Bank/Public holidays were mainly challenging due to the interruption to my daily structure. Things like appointments with professionals would be cancelled, and when inpatient, the wards ran a weekend schedule so no OT (even though I hated it!), physiotherapy gym sessions or even ward rounds to break up the day. There would also be more visitors, often children, the presence of whom I found quite stressful. Basically, holidays changed my routines and left me feeling exposed and vulnerable. No matter how rational I was the BPD ‘fear of abandonment’ went into over-drive and I spiralled off into destructive behaviour, just because my psychotherapist was taking his statutory holidays. I hated this bit, because I could never reconcile how my emotional world would react this way when I felt I truly understood why he wasn’t in. I suppose that’s just the nature of BPD. Even the ‘little things’ during holidays scared me, I could no longer conduct my safe routine of visiting 24hr supermarkets at quiet times to buy binge food and blades, having instead to cope with the reduced opening hours and hoards of people.
Enjoyment of sunny weather
We’ve recently had some hot weather in the UK and it most definitely lifted my spirits. However, when I was ill I dreaded the warm weather, my secret self-harm and often disguised thin body were suddenly under pressure to be exposed. I hated the attention of people asking ‘are you not hot in long sleeves’ and avoided situations like foreign holidays, swimming with family/friends or simple garden parties/BBQs. This issue still remains with me, while there have not been any new scars for several years I only expose my arms around people I feel very comfortable with, I rarely swim and get so frustrated when clothes shopping.
Going to the cinema
This is an example of a fairly ‘safe’ leisure occupation that was far from straightforward. At times when I was managing to function enough to go out and fill time I would often go to the cinema as it was a place to hideaway, unseen, with a giant ‘bucket’ of diet coke and avoid food for an afternoon. Often I’d choose films that I knew had content that I’d find upsetting, simply to punish myself and cause dissociation. Even now, the cinema is something I have to be feeling pretty good within myself to manage, because even though I’ll now be there with friends, eating popcorn and watching a funny film, the memories of that time in my life are quickly evoked.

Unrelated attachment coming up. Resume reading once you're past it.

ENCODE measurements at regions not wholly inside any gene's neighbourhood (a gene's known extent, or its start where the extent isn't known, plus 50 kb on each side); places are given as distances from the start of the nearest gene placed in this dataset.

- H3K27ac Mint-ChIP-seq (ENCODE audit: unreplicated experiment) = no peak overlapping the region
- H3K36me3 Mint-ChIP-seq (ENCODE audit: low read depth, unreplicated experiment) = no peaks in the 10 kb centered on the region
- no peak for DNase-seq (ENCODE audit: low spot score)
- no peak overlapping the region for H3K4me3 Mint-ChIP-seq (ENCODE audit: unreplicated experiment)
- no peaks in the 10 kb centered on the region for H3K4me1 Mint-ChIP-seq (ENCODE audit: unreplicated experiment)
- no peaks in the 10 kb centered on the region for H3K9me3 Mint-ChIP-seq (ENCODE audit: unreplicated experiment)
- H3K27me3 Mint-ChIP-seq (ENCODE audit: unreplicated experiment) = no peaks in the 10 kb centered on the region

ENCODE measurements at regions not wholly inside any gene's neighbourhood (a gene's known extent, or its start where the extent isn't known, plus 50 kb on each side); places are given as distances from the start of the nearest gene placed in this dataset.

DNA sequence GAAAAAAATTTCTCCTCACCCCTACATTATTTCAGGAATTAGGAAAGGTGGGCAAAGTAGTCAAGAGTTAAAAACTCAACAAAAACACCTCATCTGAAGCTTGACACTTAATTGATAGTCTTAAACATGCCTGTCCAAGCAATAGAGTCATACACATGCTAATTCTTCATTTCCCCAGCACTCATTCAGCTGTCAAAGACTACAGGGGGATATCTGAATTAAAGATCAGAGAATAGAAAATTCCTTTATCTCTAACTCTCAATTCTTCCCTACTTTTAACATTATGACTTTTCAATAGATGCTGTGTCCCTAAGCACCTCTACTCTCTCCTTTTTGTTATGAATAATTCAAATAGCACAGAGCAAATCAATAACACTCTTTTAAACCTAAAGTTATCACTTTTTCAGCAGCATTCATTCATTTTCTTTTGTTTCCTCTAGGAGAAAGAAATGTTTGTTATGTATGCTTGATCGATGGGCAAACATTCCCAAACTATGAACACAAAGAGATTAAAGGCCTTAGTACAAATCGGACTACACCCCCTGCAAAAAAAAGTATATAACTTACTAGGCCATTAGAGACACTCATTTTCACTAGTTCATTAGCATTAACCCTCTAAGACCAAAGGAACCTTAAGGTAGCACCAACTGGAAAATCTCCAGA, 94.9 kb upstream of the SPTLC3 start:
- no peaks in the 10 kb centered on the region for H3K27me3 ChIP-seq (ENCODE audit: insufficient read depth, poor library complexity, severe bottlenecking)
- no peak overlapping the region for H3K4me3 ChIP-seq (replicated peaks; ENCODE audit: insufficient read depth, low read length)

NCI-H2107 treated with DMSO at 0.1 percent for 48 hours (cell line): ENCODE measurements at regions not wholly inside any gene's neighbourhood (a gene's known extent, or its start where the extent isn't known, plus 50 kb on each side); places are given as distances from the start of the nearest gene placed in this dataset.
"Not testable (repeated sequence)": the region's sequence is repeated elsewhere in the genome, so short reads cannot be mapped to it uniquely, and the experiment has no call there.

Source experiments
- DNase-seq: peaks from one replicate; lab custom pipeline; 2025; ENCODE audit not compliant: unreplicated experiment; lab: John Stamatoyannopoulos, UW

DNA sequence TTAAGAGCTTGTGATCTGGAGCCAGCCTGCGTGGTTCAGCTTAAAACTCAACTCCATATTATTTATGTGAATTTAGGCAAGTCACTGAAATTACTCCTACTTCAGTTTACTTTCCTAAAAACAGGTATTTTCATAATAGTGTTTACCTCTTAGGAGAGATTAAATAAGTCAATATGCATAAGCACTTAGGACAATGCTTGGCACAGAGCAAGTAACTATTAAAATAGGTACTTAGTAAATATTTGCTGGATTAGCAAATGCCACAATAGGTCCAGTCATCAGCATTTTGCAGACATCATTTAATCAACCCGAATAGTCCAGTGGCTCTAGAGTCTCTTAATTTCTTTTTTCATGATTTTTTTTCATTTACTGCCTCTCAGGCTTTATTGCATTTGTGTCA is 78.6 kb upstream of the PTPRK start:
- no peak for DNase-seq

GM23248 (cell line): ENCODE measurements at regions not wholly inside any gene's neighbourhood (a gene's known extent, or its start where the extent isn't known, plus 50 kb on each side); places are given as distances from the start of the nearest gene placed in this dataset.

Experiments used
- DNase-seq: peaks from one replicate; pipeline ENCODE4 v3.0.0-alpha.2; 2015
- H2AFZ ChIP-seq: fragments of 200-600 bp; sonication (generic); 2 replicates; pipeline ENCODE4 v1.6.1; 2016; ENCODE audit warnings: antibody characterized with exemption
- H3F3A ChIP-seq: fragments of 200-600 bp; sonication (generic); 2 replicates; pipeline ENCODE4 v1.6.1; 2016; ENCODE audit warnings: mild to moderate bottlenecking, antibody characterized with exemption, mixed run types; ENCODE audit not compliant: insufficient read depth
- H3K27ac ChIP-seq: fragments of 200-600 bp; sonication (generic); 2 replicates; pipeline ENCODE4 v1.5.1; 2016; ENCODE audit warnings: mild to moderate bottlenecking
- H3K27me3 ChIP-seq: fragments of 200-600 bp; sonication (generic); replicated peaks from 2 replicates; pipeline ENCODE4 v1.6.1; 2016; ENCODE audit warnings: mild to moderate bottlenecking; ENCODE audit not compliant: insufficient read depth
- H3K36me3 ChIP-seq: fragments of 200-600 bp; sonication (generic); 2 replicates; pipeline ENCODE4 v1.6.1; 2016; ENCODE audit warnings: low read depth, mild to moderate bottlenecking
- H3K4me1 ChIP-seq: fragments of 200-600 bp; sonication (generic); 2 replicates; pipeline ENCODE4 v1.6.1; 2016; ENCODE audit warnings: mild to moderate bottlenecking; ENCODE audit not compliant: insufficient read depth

Anniversaries of significant events can be problematic for people with BPD. Quite often the memory of either difficult events would result in me using serious self-harm to manage, or commonly self-harming on an unrelated important day then compounded the memory in subsequent years. Now, when certain dates appear, such as anniversaries of deaths, or dropping out of university, or even something as simple as Hallowe’en, I’ll have intense regret over the way I used to manage them. This often means I’ll have to use high levels of mindfulness to remember that I now have a different experience of the dates and that I manage my life differently.
While the discussion explore the challenges of occupations often perceived as fun for a person with BPD, it also highlighted the lasting conversion of occupations often considered neutral or benign, to evoke memories of difficult times and remain less fun than desired. For me, I’ve achieved a balance between engaging in some occupations that are completely new, and therefore have few difficult associations (but still requiring the use of DBT skills), and managing to engage in occupations I previously did, but with a new approach facilitated by high levels of DBT skill use.
Falklof I, Haglund L (2010) Daily occupations and adaptation to daily life described by women suffering from borderline personality disorder. Occupational Therapy in Mental Health, 26(4) 354-374
Lee S, Harris M (2010) The development of an effective occupational therapy assessment and treatment pathway for women with a diagnosis of borderline personality disorder in an inpatient setting: implementing the Model of Human Occupation. British Journal of Occupational Therapy, 73(11), 559-563
Linehan M (1993a) Cognitive Behavioral Treatment of Borderline Personality Disorder. New York: Guildford Press
Linehan M (1993b) Skills Training Manual for Treating Borderline Personality Disorder. New York: Guildford Press
Neacsiu A, Rizvi S, Linehan M (2010) Dialectical behavior therapy skills use as a mediator and outcome of treatment for borderline personality disorder. Behavior Research and Therapy, 48(9), 832-839